Initially, a marked trail offered efficiency, but it didn't guarantee ease, as shifting terrain demanded constant vigilance. The trail faded after 5 miles, replaced by river crossings, fallen timber, and floods. Off-trail struggles consumed energy and distance. The final 3 miles tested our resolve, culminating in a steep climb. At last, Priord Lake's turquoise expanse appeared, reflecting the mountain sun.

Exhausted, we set up camp and refreshed ourselves at the creek, pumping cool mountain water. A plunge into the alpine lake reinvigorated us. By the fire, we consumed sustenance while unspoken trepidation loomed. The impending challenge—the imposing Priord pass—loomed large, appearing unconquerable from our vantage point.

Our excitement made sleep elusive under the starry sky. Morning greeted us with brisk mountain air, temperatures ranging from mid-30s to high 60s, while the fierce mountain sun intensified the heat within our gear.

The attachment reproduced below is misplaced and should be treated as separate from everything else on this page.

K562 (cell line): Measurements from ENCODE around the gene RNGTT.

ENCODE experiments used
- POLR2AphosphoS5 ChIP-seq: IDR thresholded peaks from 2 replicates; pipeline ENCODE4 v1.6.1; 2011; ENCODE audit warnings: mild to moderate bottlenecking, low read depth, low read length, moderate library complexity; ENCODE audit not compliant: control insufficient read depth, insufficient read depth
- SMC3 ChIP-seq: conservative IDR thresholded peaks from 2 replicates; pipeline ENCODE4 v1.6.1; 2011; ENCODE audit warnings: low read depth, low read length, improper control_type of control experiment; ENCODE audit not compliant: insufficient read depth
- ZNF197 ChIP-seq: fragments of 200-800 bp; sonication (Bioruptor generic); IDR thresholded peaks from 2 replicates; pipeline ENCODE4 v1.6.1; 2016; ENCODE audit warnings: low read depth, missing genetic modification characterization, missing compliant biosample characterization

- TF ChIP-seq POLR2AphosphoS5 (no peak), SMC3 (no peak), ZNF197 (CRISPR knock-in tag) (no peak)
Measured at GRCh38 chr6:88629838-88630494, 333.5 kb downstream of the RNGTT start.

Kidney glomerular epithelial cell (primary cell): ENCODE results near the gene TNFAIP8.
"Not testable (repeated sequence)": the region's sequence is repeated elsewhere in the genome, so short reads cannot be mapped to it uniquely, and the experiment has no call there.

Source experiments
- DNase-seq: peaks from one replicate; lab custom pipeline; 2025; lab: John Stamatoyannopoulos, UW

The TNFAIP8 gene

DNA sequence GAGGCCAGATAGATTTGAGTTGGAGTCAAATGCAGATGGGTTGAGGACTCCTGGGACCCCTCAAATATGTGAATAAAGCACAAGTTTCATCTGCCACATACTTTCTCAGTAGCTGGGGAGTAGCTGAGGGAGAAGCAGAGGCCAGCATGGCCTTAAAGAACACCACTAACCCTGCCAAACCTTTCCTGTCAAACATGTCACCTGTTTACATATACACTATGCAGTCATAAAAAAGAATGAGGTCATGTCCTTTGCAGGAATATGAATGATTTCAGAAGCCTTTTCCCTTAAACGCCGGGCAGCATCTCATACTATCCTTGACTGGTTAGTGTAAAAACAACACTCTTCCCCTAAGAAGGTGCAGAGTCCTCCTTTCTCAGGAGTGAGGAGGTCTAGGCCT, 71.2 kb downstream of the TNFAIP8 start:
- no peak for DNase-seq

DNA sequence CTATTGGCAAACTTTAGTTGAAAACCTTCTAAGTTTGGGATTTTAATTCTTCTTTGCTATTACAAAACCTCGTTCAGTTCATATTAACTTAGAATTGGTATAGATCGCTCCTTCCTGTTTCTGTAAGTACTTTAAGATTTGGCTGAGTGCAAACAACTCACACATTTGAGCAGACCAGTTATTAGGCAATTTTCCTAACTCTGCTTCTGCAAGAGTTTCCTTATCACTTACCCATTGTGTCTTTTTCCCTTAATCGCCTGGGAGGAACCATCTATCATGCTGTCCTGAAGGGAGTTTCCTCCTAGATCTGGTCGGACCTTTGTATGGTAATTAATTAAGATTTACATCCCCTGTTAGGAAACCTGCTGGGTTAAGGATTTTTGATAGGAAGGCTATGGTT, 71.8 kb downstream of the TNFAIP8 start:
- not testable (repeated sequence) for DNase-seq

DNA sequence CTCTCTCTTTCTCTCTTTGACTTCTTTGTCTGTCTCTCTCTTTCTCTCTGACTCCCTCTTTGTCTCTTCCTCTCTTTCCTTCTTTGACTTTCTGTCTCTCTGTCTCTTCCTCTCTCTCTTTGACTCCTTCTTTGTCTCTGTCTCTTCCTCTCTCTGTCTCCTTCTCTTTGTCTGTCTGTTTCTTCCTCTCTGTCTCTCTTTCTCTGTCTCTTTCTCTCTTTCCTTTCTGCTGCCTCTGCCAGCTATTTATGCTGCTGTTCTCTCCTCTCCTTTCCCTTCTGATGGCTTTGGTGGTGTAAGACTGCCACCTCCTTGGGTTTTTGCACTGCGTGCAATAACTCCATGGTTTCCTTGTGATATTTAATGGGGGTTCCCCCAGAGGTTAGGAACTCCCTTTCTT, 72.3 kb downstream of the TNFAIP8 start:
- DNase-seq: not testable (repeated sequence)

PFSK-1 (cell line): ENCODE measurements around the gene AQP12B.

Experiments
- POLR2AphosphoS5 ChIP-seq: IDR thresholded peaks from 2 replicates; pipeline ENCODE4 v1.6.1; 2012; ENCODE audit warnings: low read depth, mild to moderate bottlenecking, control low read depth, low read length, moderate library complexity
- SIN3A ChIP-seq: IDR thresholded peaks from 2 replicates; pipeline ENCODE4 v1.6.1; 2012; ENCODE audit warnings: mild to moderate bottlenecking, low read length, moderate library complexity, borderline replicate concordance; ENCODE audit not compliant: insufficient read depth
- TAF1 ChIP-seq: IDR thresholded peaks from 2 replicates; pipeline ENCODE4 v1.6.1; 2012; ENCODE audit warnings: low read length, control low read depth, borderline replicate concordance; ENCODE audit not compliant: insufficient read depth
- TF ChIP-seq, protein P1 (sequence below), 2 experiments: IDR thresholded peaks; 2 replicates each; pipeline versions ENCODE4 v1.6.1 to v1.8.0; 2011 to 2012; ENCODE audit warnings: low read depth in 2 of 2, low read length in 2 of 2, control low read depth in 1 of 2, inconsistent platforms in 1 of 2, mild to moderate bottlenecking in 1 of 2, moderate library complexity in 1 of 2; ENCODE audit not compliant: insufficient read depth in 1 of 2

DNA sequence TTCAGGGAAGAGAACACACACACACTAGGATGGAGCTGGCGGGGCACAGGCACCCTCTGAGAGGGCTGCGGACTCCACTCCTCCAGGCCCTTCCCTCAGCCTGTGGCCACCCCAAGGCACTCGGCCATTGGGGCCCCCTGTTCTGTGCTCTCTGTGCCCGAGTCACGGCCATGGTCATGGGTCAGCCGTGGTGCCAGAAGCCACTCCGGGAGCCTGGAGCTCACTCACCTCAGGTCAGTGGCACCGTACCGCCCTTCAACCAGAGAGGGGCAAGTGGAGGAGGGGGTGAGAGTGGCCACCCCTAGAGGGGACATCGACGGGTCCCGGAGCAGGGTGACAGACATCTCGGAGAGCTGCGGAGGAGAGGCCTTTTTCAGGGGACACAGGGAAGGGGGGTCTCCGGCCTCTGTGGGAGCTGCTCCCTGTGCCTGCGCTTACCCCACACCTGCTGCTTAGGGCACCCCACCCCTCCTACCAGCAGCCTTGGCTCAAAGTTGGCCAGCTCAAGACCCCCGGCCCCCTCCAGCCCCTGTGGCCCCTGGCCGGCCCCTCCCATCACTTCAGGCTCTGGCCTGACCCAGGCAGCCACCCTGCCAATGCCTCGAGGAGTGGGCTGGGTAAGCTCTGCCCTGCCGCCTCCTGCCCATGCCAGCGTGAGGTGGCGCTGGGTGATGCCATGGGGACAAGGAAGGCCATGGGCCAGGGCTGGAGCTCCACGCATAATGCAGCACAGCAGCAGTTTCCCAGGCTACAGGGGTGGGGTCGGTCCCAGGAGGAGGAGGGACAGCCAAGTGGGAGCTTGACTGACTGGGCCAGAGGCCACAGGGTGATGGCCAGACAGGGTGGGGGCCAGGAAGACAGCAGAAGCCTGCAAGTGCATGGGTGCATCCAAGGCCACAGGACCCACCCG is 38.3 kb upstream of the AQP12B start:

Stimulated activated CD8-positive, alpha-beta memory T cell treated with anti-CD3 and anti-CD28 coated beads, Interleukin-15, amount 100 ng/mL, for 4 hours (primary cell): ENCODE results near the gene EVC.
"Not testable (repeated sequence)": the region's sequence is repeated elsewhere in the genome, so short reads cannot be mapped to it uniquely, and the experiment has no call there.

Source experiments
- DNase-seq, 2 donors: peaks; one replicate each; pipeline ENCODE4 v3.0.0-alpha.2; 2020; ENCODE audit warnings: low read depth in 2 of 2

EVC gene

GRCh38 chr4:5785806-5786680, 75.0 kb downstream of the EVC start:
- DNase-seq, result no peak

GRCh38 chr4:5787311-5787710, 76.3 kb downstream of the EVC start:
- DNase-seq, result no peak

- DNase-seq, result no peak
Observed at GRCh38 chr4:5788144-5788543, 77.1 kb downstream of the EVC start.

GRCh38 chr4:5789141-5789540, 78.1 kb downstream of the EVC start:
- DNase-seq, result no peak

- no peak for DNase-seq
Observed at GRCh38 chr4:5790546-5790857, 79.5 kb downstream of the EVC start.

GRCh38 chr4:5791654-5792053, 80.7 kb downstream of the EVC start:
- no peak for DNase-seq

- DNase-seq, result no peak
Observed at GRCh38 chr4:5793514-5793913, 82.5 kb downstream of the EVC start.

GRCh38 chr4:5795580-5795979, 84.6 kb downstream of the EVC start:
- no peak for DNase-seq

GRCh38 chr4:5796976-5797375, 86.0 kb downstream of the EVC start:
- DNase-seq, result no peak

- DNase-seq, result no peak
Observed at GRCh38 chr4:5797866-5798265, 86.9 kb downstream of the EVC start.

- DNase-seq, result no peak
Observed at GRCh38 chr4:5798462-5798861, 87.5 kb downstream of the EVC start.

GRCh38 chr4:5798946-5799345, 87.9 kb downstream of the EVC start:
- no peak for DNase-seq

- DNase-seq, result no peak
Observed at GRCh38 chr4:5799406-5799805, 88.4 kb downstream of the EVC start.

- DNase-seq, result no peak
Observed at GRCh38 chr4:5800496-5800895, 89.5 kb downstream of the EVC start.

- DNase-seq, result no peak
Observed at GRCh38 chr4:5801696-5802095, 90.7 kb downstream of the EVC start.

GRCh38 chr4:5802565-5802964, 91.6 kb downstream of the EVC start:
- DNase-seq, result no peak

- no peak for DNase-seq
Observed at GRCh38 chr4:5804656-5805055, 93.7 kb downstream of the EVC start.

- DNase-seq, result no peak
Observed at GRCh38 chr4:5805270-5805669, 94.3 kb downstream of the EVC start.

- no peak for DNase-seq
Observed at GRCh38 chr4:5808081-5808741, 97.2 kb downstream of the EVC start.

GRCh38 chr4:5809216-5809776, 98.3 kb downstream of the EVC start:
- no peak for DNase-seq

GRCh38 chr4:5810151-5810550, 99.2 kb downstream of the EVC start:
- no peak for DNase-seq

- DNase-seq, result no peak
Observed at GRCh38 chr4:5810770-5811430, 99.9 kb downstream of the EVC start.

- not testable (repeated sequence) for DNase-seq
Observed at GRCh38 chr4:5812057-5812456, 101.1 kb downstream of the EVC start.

With the sun rising, we kindled a fire against the cold, replenishing our bodies with sustenance and hydration. Yet, the challenge ahead, Priord Pass, loomed large, stirring anxiety in Daniell. An unmarked rocky pass above the tree line, uncharted territory for him, made even more daunting by having to also carry a nearly 50-pound pack.

Acknowledging the daunting prospect, I remained confident. Years of peak climbs and pass crossings reassured me that proximity would erode its intimidation. We strategized to divide the journey into achievable checkpoints.

As we pressed forward, hidden doubts gnawed at me. The trail led us upward, cairns guiding our path through the rocky expanse. With each switchback, the path grew steeper, the landscape harsher. I chose to abandon a trekking pole, strapping it to my pack, prioritizing stability by having an extra hand to keep my center of mass lower on this treacherous terrain.

The initial stretch of the pass tested our mettle, but progress was tangible. The following segment challenged our endurance, straining Daniell's patience. Amid his frustration, an unfiltered "I hate you, “I FUCKING HATE YOU” slipped out. I laughed it off, sensing the genuine emotion behind his words.